It is almost impoffible to tranflate verbally, and well, at the fame time for the Latin (a most severe and compendious language) often expreffes that in one word, which either the barbarity, or the narrowness, of modern tongues cannot fupply in more. It is frequent also that the conceit is couched in fome expression, which will be loft in English.

Atque idem venti vela fidemque ferent.

What Poet of our nation is fo happy as to express this thought literally in English, and to ftrike wit, or almost fenfe, out of it?

In short, the verbal copier is incumbered with fo many difficulties at once, that he can never difintangle himself from all. He is to confider, at the fame time, the thought of his author, and his words, and to find out the counterpart to each in another language: and, befides this, he is to confine himself to the compafs of numbers, and the flavery of rhyme. It is much like dancing on ropes with fettered legs: a man can fhun a fall by using caution; but the gracefulness of motion is not to be expected: and when we have faid the best of it, it is but a foolish task; for no fober man would put himself into a danger for the applause of escaping without breaking his neck. We see Ben Johnson could not avoid obfcurity in his literal translation of Horace, attempted in the fame compafs of lines: nay Horace himfelf could scarce have done it to a Greek Poet:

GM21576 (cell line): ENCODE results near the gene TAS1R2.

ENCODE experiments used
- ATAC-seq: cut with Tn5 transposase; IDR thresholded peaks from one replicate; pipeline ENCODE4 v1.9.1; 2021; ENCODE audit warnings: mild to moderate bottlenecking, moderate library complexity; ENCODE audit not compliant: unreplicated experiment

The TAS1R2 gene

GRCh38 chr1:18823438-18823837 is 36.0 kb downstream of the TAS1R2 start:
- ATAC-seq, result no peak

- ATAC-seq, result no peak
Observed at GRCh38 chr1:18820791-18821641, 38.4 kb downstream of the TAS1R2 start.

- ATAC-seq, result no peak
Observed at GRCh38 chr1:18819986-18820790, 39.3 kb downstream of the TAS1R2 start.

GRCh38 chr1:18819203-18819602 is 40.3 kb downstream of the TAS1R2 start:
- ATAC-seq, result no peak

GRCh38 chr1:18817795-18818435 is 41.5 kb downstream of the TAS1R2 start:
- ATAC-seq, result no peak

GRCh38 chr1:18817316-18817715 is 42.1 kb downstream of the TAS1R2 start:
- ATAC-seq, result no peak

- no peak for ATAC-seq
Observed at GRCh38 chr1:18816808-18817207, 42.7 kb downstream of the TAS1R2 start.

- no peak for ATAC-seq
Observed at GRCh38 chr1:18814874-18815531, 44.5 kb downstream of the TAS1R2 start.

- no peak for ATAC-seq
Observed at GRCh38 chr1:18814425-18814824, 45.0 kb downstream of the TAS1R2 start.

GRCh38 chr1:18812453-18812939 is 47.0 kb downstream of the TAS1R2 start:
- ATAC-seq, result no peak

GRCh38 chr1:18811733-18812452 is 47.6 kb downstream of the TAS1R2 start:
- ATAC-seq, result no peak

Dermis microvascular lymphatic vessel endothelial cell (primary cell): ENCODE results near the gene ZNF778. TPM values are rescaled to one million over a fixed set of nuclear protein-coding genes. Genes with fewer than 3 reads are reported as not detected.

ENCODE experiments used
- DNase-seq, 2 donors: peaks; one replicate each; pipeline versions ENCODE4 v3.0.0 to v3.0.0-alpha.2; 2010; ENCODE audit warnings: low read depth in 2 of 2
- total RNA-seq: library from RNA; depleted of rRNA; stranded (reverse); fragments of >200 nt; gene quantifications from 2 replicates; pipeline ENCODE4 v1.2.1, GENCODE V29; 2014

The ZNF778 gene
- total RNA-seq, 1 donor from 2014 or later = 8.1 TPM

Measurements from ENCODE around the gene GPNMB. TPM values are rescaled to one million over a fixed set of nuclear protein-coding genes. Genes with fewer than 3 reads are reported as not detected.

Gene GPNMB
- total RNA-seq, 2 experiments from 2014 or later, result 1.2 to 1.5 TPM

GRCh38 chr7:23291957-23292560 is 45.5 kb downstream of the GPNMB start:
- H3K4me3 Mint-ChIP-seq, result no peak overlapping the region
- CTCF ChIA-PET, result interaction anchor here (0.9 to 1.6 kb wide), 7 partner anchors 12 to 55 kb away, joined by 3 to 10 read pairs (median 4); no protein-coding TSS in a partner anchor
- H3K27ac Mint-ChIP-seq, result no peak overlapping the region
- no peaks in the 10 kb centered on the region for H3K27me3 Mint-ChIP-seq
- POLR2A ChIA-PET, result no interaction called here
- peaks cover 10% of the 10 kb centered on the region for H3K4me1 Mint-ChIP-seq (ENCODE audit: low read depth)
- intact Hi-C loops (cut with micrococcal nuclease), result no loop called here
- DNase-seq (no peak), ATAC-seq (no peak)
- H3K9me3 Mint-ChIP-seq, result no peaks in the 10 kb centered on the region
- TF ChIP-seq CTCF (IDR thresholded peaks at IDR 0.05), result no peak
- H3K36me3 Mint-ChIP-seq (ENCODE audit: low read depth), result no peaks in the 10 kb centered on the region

Brevis effe laboro, obfcurus fio:

either perfpicuity or gracefulness will frequently be wanting. Horace has indeed, avoided both these rocks in his translation of the three first lines of Homer's Odyffey, which he has contracted into two.

Dic mihi, mufa, virum, capta poft tempora Troja,
Qui mores hominum multorum vidit & urbes.

Muse, speak the man, who, fince the fiege of Troy,
So many towns, fuch change of manners faw.